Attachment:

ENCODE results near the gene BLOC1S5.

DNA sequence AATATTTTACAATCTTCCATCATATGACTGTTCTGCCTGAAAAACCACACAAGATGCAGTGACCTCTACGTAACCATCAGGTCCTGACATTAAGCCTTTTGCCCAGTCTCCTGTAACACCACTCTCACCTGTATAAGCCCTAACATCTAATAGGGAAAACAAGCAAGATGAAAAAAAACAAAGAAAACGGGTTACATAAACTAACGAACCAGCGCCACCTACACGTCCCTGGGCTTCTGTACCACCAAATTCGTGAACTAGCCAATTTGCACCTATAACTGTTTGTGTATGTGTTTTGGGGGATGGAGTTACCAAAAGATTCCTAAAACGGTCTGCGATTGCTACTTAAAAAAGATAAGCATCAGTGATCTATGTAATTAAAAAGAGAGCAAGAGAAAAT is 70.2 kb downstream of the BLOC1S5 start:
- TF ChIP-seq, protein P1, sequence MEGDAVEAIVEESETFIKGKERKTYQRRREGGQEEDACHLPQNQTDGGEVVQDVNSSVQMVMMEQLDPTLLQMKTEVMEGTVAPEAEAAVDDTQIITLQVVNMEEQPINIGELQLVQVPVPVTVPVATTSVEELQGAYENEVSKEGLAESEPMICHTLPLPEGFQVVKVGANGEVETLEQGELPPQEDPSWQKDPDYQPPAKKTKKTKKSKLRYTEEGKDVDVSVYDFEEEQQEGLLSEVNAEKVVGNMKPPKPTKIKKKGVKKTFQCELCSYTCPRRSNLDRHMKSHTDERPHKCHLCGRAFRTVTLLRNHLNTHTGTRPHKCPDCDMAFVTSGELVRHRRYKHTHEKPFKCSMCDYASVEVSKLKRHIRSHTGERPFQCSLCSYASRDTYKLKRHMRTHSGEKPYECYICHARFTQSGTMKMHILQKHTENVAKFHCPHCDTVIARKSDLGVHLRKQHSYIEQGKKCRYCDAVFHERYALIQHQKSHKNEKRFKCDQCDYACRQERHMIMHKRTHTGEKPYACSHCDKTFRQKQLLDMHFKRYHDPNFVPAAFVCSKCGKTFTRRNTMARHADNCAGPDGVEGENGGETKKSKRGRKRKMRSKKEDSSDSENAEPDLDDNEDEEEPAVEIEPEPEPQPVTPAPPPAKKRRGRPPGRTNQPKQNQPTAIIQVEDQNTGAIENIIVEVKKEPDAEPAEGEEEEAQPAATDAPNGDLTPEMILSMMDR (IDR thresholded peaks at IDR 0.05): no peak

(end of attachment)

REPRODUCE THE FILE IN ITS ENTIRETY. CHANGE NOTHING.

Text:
ENCODE results near the gene BLOC1S5.

DNA sequence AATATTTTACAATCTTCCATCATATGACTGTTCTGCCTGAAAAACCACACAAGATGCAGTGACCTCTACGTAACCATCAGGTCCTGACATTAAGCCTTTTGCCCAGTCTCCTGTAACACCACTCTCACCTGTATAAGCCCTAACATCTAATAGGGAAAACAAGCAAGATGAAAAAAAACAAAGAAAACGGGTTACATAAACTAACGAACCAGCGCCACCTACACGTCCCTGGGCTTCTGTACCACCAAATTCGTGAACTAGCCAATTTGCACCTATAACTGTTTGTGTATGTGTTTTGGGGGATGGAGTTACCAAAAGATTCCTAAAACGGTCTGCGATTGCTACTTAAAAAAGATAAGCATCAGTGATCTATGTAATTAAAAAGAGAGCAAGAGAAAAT is 70.2 kb downstream of the BLOC1S5 start:
- TF ChIP-seq, protein P1, sequence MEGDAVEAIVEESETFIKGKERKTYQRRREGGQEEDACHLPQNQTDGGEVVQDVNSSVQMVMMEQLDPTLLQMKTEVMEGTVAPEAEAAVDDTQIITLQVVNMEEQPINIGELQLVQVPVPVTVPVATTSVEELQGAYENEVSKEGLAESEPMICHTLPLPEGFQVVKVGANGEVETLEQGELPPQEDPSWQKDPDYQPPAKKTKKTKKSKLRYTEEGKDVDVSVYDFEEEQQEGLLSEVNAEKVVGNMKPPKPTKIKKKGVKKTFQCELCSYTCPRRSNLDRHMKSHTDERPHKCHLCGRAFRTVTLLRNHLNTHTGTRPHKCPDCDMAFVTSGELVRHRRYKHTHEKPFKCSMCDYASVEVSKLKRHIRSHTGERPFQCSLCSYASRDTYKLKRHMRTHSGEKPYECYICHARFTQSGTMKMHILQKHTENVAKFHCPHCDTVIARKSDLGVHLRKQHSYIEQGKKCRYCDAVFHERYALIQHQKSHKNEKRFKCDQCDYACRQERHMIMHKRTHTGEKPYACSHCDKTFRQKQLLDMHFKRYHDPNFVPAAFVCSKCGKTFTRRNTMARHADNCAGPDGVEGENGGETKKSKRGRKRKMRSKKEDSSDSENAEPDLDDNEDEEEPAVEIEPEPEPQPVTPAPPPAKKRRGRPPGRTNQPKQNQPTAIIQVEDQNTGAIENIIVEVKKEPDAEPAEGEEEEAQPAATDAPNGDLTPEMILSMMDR (IDR thresholded peaks at IDR 0.05): no peak